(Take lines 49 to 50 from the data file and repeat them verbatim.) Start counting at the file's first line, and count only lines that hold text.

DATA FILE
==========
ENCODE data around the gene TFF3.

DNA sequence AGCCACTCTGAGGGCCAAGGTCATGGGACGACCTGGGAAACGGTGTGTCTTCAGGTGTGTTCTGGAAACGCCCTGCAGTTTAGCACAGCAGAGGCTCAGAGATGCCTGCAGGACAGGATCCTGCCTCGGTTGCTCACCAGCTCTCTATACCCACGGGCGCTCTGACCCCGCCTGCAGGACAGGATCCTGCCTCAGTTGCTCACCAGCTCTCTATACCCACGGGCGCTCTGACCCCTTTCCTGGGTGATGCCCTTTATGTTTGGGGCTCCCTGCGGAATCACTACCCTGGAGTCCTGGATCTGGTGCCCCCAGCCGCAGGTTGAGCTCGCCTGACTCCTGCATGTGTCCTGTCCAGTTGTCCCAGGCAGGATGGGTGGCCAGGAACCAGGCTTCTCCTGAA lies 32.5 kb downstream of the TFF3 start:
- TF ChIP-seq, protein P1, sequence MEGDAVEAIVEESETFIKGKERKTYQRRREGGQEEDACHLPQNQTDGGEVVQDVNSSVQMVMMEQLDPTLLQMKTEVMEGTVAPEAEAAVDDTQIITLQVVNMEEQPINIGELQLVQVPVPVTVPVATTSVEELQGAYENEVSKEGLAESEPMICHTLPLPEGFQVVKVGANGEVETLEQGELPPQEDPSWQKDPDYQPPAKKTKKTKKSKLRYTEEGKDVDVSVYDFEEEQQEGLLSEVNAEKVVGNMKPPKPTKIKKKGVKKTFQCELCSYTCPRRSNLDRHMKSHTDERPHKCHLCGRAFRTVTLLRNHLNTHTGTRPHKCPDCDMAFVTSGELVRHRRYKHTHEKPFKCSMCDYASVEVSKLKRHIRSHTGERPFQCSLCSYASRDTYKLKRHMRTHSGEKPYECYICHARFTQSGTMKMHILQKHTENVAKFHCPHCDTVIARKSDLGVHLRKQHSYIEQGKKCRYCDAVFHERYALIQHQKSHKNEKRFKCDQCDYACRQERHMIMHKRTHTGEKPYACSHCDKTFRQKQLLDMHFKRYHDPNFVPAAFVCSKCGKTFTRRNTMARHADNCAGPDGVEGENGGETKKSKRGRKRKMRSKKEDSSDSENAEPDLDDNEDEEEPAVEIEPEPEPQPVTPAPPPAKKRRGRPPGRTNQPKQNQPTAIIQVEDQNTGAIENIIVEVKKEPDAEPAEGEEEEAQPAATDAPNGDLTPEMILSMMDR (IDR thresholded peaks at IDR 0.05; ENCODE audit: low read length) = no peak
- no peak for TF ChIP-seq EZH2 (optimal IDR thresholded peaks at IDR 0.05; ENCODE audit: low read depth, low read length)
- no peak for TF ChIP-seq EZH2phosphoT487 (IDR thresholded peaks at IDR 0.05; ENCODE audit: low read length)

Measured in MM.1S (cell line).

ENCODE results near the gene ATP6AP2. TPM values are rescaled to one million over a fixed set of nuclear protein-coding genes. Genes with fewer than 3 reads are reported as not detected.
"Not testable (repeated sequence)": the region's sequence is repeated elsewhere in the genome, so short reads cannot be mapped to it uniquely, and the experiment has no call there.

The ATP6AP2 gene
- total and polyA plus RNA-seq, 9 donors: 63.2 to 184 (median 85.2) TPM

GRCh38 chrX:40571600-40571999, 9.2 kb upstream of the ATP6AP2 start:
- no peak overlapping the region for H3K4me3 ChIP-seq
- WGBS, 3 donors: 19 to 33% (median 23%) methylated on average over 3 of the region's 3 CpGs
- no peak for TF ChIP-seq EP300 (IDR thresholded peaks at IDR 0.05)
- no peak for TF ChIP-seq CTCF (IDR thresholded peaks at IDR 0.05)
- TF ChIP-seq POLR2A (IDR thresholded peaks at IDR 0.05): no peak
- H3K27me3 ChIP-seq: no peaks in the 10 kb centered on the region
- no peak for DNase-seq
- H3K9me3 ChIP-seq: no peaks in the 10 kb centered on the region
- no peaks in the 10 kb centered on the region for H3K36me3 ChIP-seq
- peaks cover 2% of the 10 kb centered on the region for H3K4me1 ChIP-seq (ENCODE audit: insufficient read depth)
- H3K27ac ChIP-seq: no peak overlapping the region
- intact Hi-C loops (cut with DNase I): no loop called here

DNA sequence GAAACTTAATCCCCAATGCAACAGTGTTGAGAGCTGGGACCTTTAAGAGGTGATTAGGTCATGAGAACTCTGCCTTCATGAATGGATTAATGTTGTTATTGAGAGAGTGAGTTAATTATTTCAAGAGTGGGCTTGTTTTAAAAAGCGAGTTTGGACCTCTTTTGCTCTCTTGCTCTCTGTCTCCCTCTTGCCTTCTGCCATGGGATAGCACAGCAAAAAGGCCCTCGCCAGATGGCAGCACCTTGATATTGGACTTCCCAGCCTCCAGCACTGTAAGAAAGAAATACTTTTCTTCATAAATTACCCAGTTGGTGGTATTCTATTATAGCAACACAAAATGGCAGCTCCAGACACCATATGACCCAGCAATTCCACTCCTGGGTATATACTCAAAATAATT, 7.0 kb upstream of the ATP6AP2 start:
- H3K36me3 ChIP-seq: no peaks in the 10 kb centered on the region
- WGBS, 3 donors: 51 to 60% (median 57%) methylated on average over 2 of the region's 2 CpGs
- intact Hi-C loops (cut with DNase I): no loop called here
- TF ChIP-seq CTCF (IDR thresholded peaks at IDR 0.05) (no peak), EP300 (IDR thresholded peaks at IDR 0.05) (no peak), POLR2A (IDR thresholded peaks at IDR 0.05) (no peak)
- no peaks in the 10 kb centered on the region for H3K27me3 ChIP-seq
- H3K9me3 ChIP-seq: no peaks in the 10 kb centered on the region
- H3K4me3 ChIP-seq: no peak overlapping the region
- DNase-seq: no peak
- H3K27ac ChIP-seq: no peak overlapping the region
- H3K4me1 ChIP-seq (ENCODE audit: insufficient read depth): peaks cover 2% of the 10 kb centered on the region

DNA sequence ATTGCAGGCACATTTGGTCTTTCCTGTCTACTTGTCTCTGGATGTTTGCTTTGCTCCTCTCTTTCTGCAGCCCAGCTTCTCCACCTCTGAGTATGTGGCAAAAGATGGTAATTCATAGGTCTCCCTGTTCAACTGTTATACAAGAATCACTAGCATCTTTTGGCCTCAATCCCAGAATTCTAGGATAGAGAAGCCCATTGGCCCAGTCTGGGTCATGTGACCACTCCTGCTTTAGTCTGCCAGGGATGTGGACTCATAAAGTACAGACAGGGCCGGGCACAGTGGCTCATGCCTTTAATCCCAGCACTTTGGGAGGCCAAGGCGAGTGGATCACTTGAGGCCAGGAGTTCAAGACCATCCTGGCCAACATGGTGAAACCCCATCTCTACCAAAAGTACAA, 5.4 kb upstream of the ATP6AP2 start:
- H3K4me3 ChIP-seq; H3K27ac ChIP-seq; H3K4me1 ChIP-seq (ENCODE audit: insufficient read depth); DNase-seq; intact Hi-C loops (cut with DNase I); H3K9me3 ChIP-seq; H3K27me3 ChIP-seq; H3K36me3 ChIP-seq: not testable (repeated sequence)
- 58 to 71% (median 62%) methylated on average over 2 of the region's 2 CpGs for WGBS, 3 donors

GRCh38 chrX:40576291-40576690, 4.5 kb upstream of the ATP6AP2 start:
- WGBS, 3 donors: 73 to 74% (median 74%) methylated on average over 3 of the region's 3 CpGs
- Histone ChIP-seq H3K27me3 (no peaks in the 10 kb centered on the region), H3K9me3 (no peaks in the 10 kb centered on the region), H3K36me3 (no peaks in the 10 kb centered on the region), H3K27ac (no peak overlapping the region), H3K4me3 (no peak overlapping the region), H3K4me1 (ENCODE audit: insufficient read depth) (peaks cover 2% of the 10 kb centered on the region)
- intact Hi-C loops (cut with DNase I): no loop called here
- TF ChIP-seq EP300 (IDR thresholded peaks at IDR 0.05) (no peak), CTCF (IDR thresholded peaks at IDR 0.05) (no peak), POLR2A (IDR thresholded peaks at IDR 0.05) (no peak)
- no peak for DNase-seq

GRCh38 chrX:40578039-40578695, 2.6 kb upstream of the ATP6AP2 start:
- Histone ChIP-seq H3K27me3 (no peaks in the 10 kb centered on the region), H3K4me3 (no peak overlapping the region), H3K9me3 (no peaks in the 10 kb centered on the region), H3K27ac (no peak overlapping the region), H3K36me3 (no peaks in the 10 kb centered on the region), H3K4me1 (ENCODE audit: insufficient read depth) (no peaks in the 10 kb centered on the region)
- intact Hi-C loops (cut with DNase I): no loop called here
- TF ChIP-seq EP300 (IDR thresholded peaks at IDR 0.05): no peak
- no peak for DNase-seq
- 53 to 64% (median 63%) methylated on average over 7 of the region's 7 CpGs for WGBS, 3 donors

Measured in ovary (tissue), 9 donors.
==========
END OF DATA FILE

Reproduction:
- 53 to 64% (median 63%) methylated on average over 7 of the region's 7 CpGs for WGBS, 3 donors

Measured in ovary (tissue), 9 donors.